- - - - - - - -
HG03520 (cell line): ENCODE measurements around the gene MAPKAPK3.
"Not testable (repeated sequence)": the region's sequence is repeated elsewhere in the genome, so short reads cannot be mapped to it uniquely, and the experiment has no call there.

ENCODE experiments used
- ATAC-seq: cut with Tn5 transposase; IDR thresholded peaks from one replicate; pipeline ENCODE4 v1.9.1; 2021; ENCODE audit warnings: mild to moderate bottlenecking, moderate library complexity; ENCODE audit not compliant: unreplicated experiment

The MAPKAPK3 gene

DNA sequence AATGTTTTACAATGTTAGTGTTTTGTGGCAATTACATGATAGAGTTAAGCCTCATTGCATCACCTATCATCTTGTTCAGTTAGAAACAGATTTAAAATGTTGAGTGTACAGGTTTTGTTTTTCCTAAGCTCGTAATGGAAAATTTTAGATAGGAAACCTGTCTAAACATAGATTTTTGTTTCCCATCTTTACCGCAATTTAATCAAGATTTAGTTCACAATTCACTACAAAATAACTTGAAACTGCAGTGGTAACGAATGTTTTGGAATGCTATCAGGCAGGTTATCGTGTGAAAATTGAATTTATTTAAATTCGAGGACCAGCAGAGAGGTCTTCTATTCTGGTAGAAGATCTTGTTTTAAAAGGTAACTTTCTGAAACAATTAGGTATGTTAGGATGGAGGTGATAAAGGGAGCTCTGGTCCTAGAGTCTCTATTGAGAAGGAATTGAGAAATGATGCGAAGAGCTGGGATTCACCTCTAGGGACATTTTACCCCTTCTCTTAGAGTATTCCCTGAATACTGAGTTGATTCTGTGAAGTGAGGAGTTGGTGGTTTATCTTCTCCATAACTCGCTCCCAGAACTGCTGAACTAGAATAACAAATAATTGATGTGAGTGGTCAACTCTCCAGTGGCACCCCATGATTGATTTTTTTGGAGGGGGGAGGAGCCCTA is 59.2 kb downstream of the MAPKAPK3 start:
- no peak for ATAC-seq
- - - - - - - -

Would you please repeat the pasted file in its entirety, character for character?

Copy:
HG03520 (cell line): ENCODE measurements around the gene MAPKAPK3.
"Not testable (repeated sequence)": the region's sequence is repeated elsewhere in the genome, so short reads cannot be mapped to it uniquely, and the experiment has no call there.

ENCODE experiments used
- ATAC-seq: cut with Tn5 transposase; IDR thresholded peaks from one replicate; pipeline ENCODE4 v1.9.1; 2021; ENCODE audit warnings: mild to moderate bottlenecking, moderate library complexity; ENCODE audit not compliant: unreplicated experiment

The MAPKAPK3 gene

DNA sequence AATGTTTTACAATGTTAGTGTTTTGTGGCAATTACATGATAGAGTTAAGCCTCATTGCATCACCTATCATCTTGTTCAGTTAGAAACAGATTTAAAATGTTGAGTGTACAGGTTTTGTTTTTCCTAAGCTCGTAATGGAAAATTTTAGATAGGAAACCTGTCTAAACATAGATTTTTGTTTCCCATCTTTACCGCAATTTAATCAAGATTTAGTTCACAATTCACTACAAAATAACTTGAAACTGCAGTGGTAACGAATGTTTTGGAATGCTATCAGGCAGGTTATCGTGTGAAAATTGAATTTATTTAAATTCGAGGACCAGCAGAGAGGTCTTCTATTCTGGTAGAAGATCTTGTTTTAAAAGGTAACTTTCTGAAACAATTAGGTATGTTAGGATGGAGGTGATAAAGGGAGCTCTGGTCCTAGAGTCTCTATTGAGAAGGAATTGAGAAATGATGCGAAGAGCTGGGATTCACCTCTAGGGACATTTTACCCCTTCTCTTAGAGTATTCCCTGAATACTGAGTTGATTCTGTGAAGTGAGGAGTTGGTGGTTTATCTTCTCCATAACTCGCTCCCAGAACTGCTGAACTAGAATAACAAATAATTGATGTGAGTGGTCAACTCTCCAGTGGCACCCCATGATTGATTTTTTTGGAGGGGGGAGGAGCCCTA is 59.2 kb downstream of the MAPKAPK3 start:
- no peak for ATAC-seq